Opinion

We can’t endorse: A flawed fix to Pierce County term limits

The County-City Building on Tacoma Avenue is the center of Pierce County government, including the elected County Council. Members are currently limited to two consecutive four-year terms. A proposal on the Nov. 7 ballot would allow them up to three terms - the same as the county auditor, assessor-treasurer and sheriff.
The County-City Building on Tacoma Avenue is the center of Pierce County government, including the elected County Council. Members are currently limited to two consecutive four-year terms. A proposal on the Nov. 7 ballot would allow them up to three terms - the same as the county auditor, assessor-treasurer and sheriff. Staff photographer

Just when you thought you’d get through an election year without being asked to tinker with the Pierce County charter again, along comes a pair of proposed amendments on the Nov. 7 ballot, forcing voters to do more homework on the county’s foundational document.

Charter Amendment 46 is a benign housekeeping item. It would enable the county to fill vacancies for partisan and nonpartisan elected offices in an orderly way. We suggest a yes vote.

But there’s heartburn among government watchdogs — and a lack of enthusiasm on this Editorial Board — for Charter Amendment 47. It would loosen County Council term limits by letting members serve three consecutive terms instead of two, which adds up to 12 years in office rather than the current eight-year maximum.

That’s a big change affecting seven of the South Sound’s most powerful and well-compensated elected posts. It needs more scrutiny and public dialogue and shouldn’t be buried in a low-turnout, off-year election.

A year ago, voters pushed themselves away from the buffet table after digesting a whopping five charter amendments. So how did we end up with two more to chew on so soon?

In 2016, the county went through the healthy, once-a-decade exercise of forming a Charter Review Commission of 21 citizens. Their job: to carefully consider whether to recommend any updates to the home-rule charter, which is essentially the county’s constitution and thus should be fiddled with sparingly. The voters’ job: to approve or reject any amendments the commission forwards. Last November, voters approved three of the five presented.

Allowing three council terms was one of several ideas the commission pondered but ultimately punted. The County Council then picked up the ball; it has the prerogative to advance amendments to any general election ballot, free from the tortuous charter review process.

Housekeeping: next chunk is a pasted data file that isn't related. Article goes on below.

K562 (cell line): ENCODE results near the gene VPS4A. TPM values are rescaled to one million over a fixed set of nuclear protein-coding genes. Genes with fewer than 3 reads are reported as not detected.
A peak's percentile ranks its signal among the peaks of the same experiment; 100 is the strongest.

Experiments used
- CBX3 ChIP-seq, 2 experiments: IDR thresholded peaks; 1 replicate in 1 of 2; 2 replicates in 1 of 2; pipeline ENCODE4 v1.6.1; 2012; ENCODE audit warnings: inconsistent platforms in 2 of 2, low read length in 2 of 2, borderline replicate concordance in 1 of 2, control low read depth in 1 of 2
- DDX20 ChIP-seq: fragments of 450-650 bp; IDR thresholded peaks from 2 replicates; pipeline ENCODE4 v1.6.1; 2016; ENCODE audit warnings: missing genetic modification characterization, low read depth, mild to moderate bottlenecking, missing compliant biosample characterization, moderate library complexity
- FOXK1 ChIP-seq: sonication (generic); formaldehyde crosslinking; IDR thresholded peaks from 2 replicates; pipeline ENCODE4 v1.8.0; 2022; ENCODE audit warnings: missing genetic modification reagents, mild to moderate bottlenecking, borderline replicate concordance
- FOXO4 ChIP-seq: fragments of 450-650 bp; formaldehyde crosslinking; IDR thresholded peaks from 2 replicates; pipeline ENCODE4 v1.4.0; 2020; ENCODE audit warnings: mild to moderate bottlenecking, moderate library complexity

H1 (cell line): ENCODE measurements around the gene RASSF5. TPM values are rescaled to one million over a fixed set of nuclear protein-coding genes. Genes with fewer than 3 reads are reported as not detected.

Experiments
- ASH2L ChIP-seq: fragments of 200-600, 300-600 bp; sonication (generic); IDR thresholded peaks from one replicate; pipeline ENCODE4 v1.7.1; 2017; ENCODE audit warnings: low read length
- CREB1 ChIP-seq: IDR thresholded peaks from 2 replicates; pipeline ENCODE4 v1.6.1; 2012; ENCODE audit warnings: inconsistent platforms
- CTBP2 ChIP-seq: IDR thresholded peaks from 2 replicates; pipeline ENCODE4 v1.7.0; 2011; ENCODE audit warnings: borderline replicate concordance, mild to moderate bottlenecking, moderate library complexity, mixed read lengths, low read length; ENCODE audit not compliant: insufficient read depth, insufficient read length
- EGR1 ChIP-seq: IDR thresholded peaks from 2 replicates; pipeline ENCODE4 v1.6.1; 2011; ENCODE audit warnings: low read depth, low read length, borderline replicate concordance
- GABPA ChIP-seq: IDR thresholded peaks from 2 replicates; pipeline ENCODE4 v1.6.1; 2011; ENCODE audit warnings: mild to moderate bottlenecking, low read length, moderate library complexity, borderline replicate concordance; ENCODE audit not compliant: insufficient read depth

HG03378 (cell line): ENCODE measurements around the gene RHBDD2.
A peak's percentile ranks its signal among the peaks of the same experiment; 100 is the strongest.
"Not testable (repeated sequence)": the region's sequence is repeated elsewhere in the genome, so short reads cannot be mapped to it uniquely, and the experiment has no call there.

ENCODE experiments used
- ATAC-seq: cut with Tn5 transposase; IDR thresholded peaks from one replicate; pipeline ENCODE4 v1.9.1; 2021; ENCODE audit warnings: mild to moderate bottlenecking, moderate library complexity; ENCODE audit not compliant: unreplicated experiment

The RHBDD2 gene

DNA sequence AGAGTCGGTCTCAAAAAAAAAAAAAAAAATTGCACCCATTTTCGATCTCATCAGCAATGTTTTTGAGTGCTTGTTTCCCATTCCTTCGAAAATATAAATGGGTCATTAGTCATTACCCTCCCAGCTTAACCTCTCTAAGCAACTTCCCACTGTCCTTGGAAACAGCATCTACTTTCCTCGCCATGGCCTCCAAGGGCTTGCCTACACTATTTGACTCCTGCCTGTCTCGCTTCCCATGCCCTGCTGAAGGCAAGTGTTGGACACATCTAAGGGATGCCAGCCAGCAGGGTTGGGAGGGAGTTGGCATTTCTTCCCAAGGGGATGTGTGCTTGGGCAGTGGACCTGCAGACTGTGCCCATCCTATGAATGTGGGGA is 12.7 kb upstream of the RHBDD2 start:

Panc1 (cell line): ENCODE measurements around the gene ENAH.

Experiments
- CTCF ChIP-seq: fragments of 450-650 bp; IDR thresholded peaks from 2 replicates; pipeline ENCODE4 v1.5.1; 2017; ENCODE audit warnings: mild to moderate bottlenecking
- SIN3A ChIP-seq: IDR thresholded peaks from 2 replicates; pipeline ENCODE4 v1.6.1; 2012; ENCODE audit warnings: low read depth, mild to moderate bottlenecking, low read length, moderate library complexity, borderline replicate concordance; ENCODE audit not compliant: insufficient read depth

But when it comes to far-reaching (and potentially self-serving) actions, such as granting longer careers to comfortable incumbents, the County Council isn’t the best decision maker; the Charter Review Commission, with its objectivity and distance, was created for just such a task.

Term limits are a point of pride in local circles, especially among the original freeholders who wrote the county charter in 1979. They’re quick to point out that Pierce was the first county in the U.S. to cap the length of elected service. They were vindicated in 2009, the last time a county term-limits measure made the ballot, when voters swatted down a charter amendment to allow three council terms.

As a general principle, this Editorial Board tends to disfavor term limits of any duration. That’s because we trust voters to do the basic work of democracy: to elect good politicians and not re-elect bad ones. We are also concerned that term limits, over time, may cede more power to unelected government bureaucrats.

But when an elected body initiates steps to help its own members keep their jobs an extra four years — in this case, jobs that command $108,000 annual taxpayer-funded salaries — it feels like nest feathering.

County Council members could’ve narrowed the language of the measure to preclude their own pursuit of a third term; they didn’t. They could’ve explained why they supported the charter change at a July 17 committee hearing and before the final vote on July 25; they didn’t. They could’ve publicly discussed why the council needs three terms while the executive is restricted to two; they didn’t.

Of the seven council members, only Derek Young voted against sending this measure to the ballot. His reason matches ours: Let the Charter Review Commission own it. Keep the council’s mitts off it.

If we have to wait until 2026 for another commission to be formed, so be it. There’s no urgency for voters to relax term limits this year.

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